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I want to use an XBee wireless module with my Arduino Uno. How should I go about doing this? Do I need a shield like this one?

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Xbee modules have a slightly non-standard pin header layout, i.e. two rows of pins with 2 mm pitch (separation between centers of adjacent pins) instead of the more common 2.54 mm pitch used in the Arduino itself.

Therefore directly connecting the XBee to the Arduino such as by plugging it directly in, is not possible even if the header pin rows were spaced sufficiently apart to match the header rows of your flavor of Arduino.

If jumper wires are used, then yes, the Arduino can directly interface with and fully use the XBee module: There is no additional electronics required to interface with the hardware of the module.

The pin connections required are:

XBee                Arduino
------------        ------------
 VCC or 3.3V         3V3
 TX or DOUT          RX or 0
 RX or DIN           TX or 1
 GND                 GND

The addition of an XBee shield, or more usefully one of the various Sensor Shields with XBee footprint socket, is useful in creating a more robust set-up, not fragile as jumper wires are prone to be.

Notice the XBee headers on this shield for instance:

Sensor Shield with XBee footprint

(source)

An added advantage of using such a shield is that 2mm pitch headers are not as easily available as standard 2.54mm ones, and when they are available, they work out quite expensive. The shield illustrated above, on the other hand, is for under $8 on eBay, and might be available for even less elsewhere.

Small price to pay for convenience, perhaps.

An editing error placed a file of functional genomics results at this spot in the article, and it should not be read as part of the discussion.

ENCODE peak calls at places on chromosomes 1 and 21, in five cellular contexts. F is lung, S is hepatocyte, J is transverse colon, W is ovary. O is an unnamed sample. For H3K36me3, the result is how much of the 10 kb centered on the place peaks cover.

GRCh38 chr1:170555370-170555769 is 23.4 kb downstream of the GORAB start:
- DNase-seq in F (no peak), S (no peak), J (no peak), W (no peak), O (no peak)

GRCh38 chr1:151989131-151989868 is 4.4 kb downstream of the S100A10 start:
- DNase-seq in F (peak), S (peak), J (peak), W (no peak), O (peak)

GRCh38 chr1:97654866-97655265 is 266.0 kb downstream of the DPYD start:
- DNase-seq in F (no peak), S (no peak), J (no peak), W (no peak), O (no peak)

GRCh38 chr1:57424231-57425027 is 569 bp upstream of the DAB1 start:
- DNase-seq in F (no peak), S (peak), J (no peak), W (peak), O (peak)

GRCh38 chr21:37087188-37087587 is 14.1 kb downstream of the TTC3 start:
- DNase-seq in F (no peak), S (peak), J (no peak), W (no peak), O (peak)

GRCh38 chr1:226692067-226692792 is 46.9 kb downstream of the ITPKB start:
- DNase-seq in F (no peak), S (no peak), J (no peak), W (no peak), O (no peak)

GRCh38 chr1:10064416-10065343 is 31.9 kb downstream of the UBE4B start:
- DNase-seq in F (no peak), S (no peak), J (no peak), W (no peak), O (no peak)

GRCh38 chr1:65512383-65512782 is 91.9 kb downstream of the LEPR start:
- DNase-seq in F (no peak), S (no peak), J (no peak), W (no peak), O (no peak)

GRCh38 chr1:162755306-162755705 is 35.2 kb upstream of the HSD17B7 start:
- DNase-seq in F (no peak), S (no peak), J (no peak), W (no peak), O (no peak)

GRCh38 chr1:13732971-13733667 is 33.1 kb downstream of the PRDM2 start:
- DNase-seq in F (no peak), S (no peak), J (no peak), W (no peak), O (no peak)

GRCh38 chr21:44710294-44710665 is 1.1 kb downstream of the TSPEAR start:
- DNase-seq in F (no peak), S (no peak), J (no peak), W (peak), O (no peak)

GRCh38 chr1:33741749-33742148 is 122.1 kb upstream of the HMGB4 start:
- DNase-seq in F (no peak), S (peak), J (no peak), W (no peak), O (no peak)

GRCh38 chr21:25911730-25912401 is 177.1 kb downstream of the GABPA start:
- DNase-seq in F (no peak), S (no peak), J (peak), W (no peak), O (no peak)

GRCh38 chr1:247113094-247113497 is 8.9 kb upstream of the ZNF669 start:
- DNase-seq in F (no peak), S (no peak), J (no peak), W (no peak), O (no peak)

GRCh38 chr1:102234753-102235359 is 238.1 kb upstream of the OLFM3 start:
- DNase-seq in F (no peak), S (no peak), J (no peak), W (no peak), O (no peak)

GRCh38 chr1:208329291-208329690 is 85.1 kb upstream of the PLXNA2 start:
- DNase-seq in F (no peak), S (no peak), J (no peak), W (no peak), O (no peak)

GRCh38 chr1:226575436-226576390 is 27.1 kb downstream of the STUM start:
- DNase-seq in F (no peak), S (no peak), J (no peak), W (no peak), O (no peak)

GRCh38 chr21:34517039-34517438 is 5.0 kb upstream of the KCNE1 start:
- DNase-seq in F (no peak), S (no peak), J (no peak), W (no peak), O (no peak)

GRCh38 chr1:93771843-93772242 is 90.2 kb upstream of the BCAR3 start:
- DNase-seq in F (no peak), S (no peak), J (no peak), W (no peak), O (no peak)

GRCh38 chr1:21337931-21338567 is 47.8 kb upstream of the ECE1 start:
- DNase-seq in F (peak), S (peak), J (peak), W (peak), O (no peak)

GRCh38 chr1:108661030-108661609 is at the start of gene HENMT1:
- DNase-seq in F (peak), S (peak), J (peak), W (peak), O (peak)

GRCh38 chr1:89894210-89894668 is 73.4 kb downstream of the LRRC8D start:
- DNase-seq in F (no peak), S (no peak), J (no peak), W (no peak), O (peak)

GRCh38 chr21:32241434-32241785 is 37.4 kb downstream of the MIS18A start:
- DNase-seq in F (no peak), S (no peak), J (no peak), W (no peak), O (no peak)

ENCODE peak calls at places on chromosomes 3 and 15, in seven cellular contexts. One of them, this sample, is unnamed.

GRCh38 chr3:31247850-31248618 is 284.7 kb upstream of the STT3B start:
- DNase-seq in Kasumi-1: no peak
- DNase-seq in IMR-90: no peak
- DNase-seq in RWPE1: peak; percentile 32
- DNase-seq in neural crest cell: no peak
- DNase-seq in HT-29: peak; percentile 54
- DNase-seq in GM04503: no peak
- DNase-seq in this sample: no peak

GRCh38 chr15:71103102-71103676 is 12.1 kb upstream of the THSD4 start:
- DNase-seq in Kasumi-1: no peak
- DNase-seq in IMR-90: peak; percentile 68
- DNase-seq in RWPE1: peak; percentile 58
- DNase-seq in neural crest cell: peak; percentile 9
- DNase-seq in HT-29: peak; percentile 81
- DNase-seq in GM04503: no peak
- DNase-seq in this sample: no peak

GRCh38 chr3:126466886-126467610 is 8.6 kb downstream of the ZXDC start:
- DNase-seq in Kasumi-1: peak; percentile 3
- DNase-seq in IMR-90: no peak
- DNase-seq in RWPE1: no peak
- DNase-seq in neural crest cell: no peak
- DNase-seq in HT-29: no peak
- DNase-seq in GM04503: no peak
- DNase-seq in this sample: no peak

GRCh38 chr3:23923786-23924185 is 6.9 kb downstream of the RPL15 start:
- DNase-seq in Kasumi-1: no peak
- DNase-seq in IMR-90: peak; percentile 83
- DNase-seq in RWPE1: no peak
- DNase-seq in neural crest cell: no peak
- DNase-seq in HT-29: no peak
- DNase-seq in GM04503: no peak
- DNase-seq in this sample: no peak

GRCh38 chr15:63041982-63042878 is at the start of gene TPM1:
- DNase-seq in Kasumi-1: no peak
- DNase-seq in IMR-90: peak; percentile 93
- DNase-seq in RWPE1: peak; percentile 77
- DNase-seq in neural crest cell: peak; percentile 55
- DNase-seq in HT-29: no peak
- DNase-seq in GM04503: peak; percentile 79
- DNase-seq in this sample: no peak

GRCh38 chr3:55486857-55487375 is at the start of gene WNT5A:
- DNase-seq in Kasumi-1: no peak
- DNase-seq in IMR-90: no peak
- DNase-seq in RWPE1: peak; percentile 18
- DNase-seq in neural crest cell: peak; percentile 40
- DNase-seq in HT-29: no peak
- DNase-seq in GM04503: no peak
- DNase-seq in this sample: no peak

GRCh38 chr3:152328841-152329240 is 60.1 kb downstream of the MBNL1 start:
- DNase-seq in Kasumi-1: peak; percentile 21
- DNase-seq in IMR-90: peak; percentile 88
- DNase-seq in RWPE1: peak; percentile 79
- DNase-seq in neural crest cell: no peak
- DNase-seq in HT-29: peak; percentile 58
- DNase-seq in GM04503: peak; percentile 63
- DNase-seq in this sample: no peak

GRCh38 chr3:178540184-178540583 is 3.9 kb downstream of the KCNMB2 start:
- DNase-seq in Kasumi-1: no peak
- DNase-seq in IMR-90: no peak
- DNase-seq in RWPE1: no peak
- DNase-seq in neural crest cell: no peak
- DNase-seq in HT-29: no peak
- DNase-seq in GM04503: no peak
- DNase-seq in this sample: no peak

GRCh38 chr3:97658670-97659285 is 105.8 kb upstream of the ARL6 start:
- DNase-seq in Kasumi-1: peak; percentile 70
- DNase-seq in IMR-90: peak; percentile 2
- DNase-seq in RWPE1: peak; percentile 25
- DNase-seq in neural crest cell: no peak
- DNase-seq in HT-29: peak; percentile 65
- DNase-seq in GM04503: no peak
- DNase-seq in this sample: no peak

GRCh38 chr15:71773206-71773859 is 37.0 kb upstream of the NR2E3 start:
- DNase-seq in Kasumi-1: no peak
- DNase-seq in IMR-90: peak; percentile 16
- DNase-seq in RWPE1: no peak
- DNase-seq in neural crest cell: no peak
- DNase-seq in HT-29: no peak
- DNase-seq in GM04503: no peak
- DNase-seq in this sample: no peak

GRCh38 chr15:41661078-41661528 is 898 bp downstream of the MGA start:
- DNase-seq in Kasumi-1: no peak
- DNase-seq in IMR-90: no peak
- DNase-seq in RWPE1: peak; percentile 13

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    \$\begingroup\$ Worth noting that the XBee Pros cannot be safely powered through the Arduino's on-board 3.3V regulator as they draw too much current. \$\endgroup\$ – Kevin Mark Apr 16 '13 at 0:54
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If you are asking how you use them, you basically have to setup RF network information on them. I provide information below on how you can learn how you setup the hardware to program them. You then can use a shield like the one you linked or just wire the pins as somebody else has suggested.

Did you decide between XBee series 1 or 2? If not, you should first read this article before you buy.

Here is the actual hardware I bought via https://www.adafruit.com/

  • 1 ea. XBee Adapter kit $10.00
  • 2 ea. XBee Module - Series 1 - 1mW with Wire Antenna $45.90
  • 2 ea. Shield stacking headers for Arduino (R3 Compatible) $3.90
  • 1 ea. USB FTDI TTL-232 cable $20.00

You use the USB FTDI cable with the adapter as shown in this picture to program the XBee before connecting it to your Arduino, as it needs information about the radio network it should connect to. FTDI cable to XBee Adapter Kit

Adafruit's learning section has this article with more information.

I would also make sure to read this article on common XBee mistakes.

I also happened across someone using an WiFly (XBee based board) without an adapter. Skip to 0:16 on this video.

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